The Kurds need more attention
Turkish Daily News
By Ilnur Cevik
December 19, 2002
The Iraqi opposition has ended its meeting in London and has
established a 65-member committee that will become the new
expanded cabinet of a government in exile.
It is clear that this administration will be dominated by the
Shiites and the Kurds. However, the fact that the Shiites are
split into various groups like the liberals and the religious
members, shows that the Kurds have emerged as the most important
element of stability and authority among the opposition groups.
Thus they may well play a key role in the future of Iraq if and
when the Americans depose the Saddam Hussein regime.
In essence the Kurds are the only opposition group that is
established in Iraq and has a viable administration. Their
experience in running an administration and sustaining a certain
level of democracy in their part of Iraq has enhanced their
position in the future of the country. The other opposition
groups and their leaders have been far away from Iraq for too
long and have forgotten the realities of the country and are out
of touch with the people they claim to represent.
So it is only normal that Turkey starts attaching more
importance to the two leading Kurdish groups and enhances its
ties with them. Both Kurdistan Democracy Party (KDP) leader
Massoud Barzani and Patriotic Union of Kurdistan chief (PUK)
Jalal Talabani have emerged as the prospective administrators in
Iraq in the future... That is why whenever they visit Iran they
are received by President Khatami and in Syria they meet
President Assad. In the past year whenever they came to Turkey,
they were forced to meet the Undersecretary of Foreign Affairs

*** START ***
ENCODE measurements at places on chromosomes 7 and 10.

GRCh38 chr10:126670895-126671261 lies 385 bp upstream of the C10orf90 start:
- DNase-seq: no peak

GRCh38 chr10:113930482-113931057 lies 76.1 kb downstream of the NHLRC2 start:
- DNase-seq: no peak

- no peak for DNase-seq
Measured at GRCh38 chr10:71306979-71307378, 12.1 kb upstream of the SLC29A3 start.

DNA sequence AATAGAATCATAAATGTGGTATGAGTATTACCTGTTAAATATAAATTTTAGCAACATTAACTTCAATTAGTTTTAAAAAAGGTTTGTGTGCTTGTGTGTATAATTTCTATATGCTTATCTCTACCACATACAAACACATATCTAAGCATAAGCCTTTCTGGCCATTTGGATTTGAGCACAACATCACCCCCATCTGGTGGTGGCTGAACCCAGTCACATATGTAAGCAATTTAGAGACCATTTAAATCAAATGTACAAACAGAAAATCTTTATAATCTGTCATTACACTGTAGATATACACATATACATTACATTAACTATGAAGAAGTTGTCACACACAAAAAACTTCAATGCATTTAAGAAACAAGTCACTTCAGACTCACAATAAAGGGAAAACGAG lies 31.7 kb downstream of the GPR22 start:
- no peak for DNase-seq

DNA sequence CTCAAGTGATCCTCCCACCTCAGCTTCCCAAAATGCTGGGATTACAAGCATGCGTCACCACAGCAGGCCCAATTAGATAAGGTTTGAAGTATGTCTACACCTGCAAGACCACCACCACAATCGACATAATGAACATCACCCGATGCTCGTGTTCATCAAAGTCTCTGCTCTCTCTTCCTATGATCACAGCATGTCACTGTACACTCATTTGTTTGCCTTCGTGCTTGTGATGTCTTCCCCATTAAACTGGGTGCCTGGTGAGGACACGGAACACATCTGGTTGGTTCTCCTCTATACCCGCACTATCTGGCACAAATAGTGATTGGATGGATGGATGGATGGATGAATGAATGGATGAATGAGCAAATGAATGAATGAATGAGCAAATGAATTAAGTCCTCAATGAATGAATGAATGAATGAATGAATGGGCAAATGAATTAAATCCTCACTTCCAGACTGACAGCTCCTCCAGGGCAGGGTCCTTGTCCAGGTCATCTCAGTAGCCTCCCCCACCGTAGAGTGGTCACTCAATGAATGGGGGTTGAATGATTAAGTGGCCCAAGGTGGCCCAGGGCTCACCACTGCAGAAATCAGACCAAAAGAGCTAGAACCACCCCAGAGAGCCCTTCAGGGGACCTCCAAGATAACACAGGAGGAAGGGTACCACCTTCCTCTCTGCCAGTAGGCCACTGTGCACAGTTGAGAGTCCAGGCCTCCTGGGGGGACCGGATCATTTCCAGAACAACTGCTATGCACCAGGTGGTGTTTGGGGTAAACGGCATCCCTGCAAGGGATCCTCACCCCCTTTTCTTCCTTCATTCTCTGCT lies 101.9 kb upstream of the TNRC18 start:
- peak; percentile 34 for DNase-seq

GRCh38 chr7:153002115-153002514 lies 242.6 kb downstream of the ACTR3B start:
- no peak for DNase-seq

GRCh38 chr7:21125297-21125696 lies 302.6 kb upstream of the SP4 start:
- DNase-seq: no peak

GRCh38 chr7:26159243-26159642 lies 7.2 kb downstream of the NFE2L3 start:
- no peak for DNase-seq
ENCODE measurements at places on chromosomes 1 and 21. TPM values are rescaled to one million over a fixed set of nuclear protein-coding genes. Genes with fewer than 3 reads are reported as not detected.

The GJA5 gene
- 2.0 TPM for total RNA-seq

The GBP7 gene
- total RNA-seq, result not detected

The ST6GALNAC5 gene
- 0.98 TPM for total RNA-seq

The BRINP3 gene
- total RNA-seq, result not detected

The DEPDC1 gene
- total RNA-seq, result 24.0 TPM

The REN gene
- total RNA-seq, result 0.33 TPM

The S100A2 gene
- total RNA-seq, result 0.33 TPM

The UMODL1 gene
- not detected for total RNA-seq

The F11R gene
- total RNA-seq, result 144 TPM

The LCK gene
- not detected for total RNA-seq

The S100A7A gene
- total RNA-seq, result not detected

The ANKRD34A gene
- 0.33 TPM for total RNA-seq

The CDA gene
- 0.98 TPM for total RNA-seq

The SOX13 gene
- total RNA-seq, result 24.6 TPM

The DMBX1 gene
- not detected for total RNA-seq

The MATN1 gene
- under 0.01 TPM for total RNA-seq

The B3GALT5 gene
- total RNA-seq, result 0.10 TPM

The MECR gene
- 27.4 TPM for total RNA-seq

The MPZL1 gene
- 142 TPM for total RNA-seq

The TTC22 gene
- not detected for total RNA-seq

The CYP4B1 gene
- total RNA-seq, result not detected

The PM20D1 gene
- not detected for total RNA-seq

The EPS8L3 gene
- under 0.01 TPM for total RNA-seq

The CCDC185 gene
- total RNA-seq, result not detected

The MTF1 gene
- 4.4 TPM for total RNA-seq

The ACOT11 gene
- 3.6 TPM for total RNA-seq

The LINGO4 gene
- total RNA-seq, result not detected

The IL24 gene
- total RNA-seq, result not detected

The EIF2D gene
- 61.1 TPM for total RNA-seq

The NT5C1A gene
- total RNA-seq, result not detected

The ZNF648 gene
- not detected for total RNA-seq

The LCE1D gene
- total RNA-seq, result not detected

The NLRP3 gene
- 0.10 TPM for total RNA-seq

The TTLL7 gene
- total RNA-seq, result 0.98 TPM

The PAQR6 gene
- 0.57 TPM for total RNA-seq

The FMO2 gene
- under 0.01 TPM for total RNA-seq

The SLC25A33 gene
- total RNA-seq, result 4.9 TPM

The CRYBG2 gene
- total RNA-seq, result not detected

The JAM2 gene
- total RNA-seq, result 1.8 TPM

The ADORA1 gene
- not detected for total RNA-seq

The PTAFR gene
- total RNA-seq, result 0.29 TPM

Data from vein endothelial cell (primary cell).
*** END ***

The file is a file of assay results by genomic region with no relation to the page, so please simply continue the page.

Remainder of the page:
and not even the foreign minister. Turkey has to abandon this
policy. Justice and Development Party leader Tayyip Erdogan and
opposition leader Deniz Baykal also met Talabani when he visited
Ankara before the elections...Now they have to meet them as
leaders of the major parties represented in Parliament.
Talabani and Barzani should be invited to Ankara and given a
proper red carpet treatment. They are already invited by Iran
but we are told they would prefer to come to Ankara first.
This is a golden opportunity for Ankara to court the two leaders
and iron out some of the past misunderstandings that have hurt
Turkey's ties with the KDP. Ankara and the Kurds should be able
to harmonize their policies on Iraq as they both stand to lose
if things go wrong in an American attack.
Turkey should allow the resumption of diesel trade from Iraq and
thus help the ailing finances of the Iraqi Kurds. Such trade
will also ease the economic hardships in the Southeast and thus
create a better regional environment especially before a
possible military operation.
The Iraqi Kurds are a reality and they are the relatives of our
Kurds. Isn't it only natural that we share the same destiny in
Copyright 2002. reprinted with permission.